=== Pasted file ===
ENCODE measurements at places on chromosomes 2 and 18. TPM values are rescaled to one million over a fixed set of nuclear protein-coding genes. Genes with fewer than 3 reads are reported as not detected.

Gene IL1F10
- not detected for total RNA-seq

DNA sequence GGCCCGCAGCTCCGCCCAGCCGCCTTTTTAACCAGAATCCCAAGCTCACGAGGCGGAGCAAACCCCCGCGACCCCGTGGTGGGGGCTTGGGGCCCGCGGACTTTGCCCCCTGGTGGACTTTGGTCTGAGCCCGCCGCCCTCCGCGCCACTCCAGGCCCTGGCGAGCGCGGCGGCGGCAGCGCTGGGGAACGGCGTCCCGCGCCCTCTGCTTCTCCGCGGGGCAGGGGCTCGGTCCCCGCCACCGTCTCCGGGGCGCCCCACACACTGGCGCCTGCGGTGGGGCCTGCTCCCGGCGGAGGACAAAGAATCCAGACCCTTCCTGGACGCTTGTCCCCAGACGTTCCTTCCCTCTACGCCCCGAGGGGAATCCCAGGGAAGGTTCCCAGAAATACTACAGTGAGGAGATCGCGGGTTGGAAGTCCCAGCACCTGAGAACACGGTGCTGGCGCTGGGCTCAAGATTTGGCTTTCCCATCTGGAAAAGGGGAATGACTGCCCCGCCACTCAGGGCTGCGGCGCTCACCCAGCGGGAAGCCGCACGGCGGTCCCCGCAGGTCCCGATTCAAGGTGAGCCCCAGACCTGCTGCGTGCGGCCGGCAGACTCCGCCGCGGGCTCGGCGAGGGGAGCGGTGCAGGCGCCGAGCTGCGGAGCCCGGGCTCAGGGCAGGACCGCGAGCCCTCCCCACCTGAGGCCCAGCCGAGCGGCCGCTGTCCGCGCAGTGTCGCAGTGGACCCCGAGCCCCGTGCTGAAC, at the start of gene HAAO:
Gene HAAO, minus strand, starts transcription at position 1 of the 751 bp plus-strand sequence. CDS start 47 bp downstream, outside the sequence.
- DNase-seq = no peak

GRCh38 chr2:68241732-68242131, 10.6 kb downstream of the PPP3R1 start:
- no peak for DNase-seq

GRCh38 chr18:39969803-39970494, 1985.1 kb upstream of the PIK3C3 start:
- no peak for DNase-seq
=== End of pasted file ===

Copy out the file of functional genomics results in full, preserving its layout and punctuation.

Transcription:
ENCODE measurements at places on chromosomes 2 and 18. TPM values are rescaled to one million over a fixed set of nuclear protein-coding genes. Genes with fewer than 3 reads are reported as not detected.

Gene IL1F10
- not detected for total RNA-seq

DNA sequence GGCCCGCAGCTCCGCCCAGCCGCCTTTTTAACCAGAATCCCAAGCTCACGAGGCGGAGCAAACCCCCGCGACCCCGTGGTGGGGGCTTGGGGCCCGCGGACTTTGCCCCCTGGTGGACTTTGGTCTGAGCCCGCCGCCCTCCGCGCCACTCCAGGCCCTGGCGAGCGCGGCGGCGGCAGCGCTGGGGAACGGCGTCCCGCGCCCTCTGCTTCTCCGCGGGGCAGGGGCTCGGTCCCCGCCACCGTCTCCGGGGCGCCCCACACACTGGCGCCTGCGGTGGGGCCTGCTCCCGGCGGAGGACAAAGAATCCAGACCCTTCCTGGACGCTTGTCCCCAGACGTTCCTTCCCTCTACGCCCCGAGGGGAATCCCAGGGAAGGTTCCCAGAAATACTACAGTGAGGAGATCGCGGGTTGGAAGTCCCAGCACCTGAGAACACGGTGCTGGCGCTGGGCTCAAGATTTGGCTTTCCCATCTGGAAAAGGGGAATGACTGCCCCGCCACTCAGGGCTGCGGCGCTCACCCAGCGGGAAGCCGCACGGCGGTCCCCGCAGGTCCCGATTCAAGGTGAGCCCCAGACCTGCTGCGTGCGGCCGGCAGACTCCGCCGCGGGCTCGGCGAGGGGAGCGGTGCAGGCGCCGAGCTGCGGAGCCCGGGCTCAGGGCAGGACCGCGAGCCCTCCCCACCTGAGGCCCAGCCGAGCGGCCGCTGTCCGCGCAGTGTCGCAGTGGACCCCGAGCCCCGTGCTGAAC, at the start of gene HAAO:
Gene HAAO, minus strand, starts transcription at position 1 of the 751 bp plus-strand sequence. CDS start 47 bp downstream, outside the sequence.
- DNase-seq = no peak

GRCh38 chr2:68241732-68242131, 10.6 kb downstream of the PPP3R1 start:
- no peak for DNase-seq

GRCh38 chr18:39969803-39970494, 1985.1 kb upstream of the PIK3C3 start:
- no peak for DNase-seq